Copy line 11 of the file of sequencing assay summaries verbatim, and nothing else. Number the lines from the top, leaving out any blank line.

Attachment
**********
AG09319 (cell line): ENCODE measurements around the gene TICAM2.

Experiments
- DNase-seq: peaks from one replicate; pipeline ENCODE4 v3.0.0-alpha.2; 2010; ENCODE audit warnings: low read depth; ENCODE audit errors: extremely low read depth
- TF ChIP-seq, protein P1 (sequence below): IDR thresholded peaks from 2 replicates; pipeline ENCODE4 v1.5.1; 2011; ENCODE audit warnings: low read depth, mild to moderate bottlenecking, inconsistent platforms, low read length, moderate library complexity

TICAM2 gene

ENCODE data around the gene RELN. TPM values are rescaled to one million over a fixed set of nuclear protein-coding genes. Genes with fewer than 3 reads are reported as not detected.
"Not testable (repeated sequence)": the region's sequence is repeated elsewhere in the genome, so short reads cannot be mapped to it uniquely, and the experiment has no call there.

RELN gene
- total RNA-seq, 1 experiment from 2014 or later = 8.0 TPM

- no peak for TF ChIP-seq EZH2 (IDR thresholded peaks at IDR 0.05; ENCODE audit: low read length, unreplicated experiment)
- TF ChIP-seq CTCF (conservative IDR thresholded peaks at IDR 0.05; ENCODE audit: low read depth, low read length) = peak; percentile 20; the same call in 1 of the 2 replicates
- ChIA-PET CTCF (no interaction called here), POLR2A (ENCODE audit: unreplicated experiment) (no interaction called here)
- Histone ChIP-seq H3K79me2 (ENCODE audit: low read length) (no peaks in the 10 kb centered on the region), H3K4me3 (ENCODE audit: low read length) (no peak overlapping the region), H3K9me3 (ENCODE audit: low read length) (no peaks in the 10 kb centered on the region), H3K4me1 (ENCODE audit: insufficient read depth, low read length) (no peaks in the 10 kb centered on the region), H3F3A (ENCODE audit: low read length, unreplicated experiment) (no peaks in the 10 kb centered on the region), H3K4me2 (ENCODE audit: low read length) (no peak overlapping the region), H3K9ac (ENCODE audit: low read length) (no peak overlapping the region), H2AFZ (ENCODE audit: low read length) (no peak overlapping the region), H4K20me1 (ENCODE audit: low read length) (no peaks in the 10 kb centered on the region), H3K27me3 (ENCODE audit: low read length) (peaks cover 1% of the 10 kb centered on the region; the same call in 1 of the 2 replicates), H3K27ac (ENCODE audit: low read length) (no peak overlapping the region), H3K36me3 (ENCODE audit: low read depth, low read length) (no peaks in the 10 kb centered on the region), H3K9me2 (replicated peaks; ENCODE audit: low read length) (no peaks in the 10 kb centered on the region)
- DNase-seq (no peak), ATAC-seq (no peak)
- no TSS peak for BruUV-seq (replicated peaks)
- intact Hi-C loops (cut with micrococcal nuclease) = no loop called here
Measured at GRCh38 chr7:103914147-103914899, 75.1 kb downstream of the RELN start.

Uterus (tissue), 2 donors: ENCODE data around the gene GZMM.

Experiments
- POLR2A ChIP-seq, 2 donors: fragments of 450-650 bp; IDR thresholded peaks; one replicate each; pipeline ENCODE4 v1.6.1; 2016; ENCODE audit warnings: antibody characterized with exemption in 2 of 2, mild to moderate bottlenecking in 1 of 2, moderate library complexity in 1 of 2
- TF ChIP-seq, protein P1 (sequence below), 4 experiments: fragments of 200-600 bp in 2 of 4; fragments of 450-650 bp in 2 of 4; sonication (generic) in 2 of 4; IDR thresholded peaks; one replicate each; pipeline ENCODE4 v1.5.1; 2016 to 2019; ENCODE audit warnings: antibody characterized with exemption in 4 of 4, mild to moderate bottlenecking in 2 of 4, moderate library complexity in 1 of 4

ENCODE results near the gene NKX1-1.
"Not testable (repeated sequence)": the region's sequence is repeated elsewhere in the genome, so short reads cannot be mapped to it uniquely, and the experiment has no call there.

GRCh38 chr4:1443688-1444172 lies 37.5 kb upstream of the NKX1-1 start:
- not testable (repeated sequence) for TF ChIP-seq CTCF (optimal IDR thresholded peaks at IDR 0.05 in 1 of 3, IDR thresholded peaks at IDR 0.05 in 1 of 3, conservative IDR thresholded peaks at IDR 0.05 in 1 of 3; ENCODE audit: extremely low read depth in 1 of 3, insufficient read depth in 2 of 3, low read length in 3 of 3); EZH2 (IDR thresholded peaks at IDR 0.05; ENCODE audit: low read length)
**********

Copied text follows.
- TF ChIP-seq CTCF (conservative IDR thresholded peaks at IDR 0.05; ENCODE audit: low read depth, low read length) = peak; percentile 20; the same call in 1 of the 2 replicates